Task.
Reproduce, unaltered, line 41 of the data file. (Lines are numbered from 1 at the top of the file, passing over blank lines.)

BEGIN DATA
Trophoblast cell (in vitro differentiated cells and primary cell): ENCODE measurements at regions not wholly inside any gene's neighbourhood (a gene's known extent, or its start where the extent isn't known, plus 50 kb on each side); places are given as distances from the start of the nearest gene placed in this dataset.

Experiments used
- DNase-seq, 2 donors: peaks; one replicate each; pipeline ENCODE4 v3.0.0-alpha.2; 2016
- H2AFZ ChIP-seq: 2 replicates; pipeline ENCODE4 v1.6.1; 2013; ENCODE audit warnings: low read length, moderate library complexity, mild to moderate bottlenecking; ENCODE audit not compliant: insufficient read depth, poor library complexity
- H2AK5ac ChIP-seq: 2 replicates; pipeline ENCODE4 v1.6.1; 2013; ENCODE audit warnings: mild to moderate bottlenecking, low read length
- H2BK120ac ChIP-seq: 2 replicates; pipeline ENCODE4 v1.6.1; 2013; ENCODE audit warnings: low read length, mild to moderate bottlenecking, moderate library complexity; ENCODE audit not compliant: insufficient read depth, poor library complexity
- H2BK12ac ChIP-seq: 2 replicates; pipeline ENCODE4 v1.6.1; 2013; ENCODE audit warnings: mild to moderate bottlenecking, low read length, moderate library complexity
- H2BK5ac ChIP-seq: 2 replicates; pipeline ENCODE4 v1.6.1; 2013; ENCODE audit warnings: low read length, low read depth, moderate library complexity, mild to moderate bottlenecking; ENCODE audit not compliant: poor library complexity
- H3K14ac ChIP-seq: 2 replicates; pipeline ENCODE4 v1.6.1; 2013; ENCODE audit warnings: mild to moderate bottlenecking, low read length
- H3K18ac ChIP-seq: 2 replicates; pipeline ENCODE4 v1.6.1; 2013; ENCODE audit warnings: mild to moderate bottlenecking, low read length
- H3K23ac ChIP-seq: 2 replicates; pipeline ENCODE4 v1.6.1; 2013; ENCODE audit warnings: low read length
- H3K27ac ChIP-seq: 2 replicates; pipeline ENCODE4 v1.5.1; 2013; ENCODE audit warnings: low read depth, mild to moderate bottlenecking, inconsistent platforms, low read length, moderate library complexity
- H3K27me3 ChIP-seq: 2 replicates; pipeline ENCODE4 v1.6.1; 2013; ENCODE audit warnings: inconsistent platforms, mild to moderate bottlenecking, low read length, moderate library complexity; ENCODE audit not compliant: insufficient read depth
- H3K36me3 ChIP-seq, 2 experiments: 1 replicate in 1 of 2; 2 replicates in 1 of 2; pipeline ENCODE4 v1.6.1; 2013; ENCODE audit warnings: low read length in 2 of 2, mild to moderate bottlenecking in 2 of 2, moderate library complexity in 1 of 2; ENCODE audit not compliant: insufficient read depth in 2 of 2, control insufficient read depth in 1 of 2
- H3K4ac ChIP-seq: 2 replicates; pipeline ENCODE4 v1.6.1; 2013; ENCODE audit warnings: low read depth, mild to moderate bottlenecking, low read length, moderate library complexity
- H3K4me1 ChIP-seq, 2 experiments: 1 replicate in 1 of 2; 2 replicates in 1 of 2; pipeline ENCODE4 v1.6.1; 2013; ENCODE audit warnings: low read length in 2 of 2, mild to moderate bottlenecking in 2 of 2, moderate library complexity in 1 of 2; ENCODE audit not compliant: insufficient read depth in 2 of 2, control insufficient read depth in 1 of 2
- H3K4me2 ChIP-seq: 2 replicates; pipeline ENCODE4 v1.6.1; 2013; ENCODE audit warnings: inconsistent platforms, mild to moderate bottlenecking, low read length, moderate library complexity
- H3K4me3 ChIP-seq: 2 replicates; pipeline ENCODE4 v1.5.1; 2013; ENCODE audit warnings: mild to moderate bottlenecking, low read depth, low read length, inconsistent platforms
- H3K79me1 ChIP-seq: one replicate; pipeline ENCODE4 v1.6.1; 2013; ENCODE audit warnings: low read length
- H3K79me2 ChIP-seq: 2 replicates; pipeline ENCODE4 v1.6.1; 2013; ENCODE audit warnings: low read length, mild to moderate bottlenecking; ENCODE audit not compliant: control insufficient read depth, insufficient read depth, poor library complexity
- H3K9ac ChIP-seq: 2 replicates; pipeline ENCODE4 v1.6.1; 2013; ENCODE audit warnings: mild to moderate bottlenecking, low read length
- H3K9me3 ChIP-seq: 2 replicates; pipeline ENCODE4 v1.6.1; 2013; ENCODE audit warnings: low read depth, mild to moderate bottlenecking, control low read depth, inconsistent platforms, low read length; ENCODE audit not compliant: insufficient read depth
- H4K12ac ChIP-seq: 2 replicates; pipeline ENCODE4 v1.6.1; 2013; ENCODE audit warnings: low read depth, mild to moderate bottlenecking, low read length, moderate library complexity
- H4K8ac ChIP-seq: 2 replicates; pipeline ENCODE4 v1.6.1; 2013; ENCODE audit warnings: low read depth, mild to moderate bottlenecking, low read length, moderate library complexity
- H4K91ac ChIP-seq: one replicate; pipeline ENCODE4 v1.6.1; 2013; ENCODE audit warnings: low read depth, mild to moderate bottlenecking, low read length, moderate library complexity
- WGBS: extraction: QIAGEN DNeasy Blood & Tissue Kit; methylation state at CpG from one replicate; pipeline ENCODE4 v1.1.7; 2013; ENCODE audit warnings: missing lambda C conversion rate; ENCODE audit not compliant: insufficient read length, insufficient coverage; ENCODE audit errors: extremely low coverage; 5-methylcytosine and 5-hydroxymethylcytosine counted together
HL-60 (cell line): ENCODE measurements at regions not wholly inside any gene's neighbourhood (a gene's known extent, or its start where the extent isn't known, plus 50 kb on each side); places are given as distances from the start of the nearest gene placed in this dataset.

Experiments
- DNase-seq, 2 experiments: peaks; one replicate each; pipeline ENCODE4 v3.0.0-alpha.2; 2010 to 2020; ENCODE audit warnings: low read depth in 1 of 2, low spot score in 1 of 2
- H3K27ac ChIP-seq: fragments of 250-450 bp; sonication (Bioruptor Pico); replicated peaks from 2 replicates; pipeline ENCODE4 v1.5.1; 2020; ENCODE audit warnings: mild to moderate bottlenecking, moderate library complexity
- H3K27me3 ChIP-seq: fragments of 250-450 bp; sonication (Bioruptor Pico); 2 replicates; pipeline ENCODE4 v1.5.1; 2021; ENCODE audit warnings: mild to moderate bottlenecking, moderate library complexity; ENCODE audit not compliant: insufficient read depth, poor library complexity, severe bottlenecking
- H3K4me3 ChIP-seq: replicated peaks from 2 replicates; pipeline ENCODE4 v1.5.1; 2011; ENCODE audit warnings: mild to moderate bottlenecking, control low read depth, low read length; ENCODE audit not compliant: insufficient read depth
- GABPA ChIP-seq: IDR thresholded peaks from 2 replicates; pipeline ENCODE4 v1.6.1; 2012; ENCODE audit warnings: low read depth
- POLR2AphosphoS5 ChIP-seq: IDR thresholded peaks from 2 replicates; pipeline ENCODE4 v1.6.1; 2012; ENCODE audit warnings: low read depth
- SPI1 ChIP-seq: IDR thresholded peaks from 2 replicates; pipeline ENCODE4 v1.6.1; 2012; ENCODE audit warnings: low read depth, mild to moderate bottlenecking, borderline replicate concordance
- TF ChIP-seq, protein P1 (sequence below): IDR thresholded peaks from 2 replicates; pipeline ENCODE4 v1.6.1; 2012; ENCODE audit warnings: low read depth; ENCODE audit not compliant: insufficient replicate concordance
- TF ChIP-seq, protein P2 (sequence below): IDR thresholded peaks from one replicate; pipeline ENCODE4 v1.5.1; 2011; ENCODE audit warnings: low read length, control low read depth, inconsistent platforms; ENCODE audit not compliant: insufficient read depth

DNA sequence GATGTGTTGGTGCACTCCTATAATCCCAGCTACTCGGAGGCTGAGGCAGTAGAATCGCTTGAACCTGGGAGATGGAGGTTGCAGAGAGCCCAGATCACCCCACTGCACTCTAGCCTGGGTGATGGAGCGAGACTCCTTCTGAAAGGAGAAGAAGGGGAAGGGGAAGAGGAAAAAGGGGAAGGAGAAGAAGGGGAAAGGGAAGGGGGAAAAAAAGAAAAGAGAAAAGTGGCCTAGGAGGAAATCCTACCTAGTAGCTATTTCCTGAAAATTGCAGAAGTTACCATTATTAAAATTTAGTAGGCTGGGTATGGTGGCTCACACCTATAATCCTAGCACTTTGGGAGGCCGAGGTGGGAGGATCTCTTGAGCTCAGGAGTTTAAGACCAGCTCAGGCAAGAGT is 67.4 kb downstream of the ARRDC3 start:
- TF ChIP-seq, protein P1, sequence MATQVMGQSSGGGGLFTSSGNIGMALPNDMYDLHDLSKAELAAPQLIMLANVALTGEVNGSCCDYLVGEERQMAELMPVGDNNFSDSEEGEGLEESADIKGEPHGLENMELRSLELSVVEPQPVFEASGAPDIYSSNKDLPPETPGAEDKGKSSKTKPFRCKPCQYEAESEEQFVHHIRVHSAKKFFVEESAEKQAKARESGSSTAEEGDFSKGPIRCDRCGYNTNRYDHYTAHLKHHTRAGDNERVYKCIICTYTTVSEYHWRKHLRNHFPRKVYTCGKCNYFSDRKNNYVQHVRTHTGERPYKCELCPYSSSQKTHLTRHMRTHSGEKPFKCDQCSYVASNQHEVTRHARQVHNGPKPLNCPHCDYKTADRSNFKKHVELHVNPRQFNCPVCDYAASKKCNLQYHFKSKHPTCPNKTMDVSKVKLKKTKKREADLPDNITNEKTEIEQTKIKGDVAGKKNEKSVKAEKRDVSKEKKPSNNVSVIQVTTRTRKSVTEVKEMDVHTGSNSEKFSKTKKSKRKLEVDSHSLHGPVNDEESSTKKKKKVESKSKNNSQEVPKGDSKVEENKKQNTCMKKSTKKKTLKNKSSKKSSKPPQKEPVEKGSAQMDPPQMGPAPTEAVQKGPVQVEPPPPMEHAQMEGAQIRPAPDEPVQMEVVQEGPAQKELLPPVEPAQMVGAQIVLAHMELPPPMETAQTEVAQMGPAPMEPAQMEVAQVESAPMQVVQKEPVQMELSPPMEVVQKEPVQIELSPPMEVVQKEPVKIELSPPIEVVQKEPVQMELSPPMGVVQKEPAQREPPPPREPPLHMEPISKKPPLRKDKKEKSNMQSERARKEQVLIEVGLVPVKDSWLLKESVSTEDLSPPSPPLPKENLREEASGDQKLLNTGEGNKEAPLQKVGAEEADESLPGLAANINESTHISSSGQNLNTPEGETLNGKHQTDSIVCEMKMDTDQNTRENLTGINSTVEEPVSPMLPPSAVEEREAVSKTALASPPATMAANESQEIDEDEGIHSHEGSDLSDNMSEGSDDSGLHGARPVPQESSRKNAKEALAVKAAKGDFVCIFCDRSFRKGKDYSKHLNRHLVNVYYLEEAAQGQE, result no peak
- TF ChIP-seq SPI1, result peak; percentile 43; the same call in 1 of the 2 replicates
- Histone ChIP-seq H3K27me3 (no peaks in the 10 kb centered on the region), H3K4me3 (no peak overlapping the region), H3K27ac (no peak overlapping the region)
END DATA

- Histone ChIP-seq H3K27me3 (no peaks in the 10 kb centered on the region), H3K4me3 (no peak overlapping the region), H3K27ac (no peak overlapping the region)